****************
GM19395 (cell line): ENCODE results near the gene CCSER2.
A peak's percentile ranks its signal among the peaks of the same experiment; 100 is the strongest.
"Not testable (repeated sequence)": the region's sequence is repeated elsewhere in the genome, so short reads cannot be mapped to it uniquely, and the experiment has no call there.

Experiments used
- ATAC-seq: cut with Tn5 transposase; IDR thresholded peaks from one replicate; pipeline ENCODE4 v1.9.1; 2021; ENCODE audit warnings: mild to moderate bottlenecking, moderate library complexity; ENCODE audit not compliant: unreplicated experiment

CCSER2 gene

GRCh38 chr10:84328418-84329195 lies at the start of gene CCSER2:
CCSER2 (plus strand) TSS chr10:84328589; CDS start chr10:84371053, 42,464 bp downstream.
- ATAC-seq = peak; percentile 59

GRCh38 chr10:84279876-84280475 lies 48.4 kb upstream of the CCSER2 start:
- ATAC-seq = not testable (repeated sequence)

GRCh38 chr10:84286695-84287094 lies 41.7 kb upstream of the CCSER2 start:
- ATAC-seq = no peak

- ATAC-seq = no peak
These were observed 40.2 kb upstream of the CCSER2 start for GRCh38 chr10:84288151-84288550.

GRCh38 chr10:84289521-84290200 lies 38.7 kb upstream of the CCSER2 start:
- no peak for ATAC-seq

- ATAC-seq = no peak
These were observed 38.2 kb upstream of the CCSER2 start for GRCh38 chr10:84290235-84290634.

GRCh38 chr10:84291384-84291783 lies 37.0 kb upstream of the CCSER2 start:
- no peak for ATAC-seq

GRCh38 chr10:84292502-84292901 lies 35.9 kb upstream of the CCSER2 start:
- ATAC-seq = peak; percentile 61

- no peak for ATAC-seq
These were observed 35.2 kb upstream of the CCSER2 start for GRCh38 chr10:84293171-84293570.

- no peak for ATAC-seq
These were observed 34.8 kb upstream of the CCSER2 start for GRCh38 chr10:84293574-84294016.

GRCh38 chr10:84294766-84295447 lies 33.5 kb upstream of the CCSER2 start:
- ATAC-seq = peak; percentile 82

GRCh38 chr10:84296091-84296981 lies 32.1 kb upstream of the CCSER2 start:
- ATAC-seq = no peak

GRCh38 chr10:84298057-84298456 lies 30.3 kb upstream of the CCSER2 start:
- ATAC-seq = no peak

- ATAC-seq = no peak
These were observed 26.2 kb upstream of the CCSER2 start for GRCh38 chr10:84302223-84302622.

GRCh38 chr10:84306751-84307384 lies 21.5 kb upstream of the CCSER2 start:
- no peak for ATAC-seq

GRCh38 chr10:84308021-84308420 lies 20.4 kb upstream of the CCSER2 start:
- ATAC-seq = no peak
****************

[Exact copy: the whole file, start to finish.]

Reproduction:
GM19395 (cell line): ENCODE results near the gene CCSER2.
A peak's percentile ranks its signal among the peaks of the same experiment; 100 is the strongest.
"Not testable (repeated sequence)": the region's sequence is repeated elsewhere in the genome, so short reads cannot be mapped to it uniquely, and the experiment has no call there.

Experiments used
- ATAC-seq: cut with Tn5 transposase; IDR thresholded peaks from one replicate; pipeline ENCODE4 v1.9.1; 2021; ENCODE audit warnings: mild to moderate bottlenecking, moderate library complexity; ENCODE audit not compliant: unreplicated experiment

CCSER2 gene

GRCh38 chr10:84328418-84329195 lies at the start of gene CCSER2:
CCSER2 (plus strand) TSS chr10:84328589; CDS start chr10:84371053, 42,464 bp downstream.
- ATAC-seq = peak; percentile 59

GRCh38 chr10:84279876-84280475 lies 48.4 kb upstream of the CCSER2 start:
- ATAC-seq = not testable (repeated sequence)

GRCh38 chr10:84286695-84287094 lies 41.7 kb upstream of the CCSER2 start:
- ATAC-seq = no peak

- ATAC-seq = no peak
These were observed 40.2 kb upstream of the CCSER2 start for GRCh38 chr10:84288151-84288550.

GRCh38 chr10:84289521-84290200 lies 38.7 kb upstream of the CCSER2 start:
- no peak for ATAC-seq

- ATAC-seq = no peak
These were observed 38.2 kb upstream of the CCSER2 start for GRCh38 chr10:84290235-84290634.

GRCh38 chr10:84291384-84291783 lies 37.0 kb upstream of the CCSER2 start:
- no peak for ATAC-seq

GRCh38 chr10:84292502-84292901 lies 35.9 kb upstream of the CCSER2 start:
- ATAC-seq = peak; percentile 61

- no peak for ATAC-seq
These were observed 35.2 kb upstream of the CCSER2 start for GRCh38 chr10:84293171-84293570.

- no peak for ATAC-seq
These were observed 34.8 kb upstream of the CCSER2 start for GRCh38 chr10:84293574-84294016.

GRCh38 chr10:84294766-84295447 lies 33.5 kb upstream of the CCSER2 start:
- ATAC-seq = peak; percentile 82

GRCh38 chr10:84296091-84296981 lies 32.1 kb upstream of the CCSER2 start:
- ATAC-seq = no peak

GRCh38 chr10:84298057-84298456 lies 30.3 kb upstream of the CCSER2 start:
- ATAC-seq = no peak

- ATAC-seq = no peak
These were observed 26.2 kb upstream of the CCSER2 start for GRCh38 chr10:84302223-84302622.

GRCh38 chr10:84306751-84307384 lies 21.5 kb upstream of the CCSER2 start:
- no peak for ATAC-seq

GRCh38 chr10:84308021-84308420 lies 20.4 kb upstream of the CCSER2 start:
- ATAC-seq = no peak